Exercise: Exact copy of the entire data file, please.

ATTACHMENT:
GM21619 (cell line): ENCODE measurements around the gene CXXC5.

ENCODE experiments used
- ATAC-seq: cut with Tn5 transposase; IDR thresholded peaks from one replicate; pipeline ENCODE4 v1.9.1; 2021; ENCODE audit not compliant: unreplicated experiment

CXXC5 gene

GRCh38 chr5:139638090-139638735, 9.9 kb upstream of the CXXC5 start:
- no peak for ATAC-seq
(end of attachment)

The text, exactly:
GM21619 (cell line): ENCODE measurements around the gene CXXC5.

ENCODE experiments used
- ATAC-seq: cut with Tn5 transposase; IDR thresholded peaks from one replicate; pipeline ENCODE4 v1.9.1; 2021; ENCODE audit not compliant: unreplicated experiment

CXXC5 gene

GRCh38 chr5:139638090-139638735, 9.9 kb upstream of the CXXC5 start:
- no peak for ATAC-seq